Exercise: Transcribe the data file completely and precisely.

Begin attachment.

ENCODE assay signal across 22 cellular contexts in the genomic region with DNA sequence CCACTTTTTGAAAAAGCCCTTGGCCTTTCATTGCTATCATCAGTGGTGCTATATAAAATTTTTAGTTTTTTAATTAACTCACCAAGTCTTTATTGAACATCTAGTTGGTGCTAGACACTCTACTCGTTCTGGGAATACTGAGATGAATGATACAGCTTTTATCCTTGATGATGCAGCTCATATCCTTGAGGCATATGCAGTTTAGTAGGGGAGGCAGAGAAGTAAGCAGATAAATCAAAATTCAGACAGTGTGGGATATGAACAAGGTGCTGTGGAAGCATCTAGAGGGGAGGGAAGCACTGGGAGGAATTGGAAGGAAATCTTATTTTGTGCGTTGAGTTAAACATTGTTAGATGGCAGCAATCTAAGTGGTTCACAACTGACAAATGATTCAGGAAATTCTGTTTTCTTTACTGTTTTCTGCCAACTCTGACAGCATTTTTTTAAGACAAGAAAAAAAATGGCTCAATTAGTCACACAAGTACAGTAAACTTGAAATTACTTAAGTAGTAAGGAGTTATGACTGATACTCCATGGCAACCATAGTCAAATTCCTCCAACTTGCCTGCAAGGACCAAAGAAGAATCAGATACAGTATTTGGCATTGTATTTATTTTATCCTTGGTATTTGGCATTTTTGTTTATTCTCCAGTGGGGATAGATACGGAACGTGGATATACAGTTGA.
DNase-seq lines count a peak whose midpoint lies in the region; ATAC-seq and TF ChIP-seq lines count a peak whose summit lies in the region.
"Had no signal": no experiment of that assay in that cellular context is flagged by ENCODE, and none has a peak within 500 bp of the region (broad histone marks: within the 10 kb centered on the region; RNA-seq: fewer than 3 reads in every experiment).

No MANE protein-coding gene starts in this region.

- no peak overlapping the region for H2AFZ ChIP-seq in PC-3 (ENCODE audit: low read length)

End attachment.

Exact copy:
ENCODE assay signal across 22 cellular contexts in the genomic region with DNA sequence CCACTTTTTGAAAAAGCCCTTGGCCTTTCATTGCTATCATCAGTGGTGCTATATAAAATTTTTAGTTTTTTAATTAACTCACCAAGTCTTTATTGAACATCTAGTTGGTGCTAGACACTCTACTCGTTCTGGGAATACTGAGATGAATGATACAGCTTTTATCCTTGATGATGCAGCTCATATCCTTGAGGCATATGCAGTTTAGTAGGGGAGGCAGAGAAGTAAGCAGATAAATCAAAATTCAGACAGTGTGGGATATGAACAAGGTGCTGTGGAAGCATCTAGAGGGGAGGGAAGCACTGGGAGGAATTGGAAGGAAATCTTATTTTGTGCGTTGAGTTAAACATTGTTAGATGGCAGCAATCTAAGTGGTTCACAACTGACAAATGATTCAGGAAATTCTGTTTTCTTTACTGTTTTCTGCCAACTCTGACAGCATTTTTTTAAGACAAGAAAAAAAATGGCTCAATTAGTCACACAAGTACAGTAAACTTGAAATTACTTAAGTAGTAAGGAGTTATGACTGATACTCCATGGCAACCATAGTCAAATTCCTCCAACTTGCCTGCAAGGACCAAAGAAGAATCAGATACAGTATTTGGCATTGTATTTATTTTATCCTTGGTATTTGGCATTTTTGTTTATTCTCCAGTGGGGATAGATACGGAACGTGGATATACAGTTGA.
DNase-seq lines count a peak whose midpoint lies in the region; ATAC-seq and TF ChIP-seq lines count a peak whose summit lies in the region.
"Had no signal": no experiment of that assay in that cellular context is flagged by ENCODE, and none has a peak within 500 bp of the region (broad histone marks: within the 10 kb centered on the region; RNA-seq: fewer than 3 reads in every experiment).

No MANE protein-coding gene starts in this region.

- no peak overlapping the region for H2AFZ ChIP-seq in PC-3 (ENCODE audit: low read length)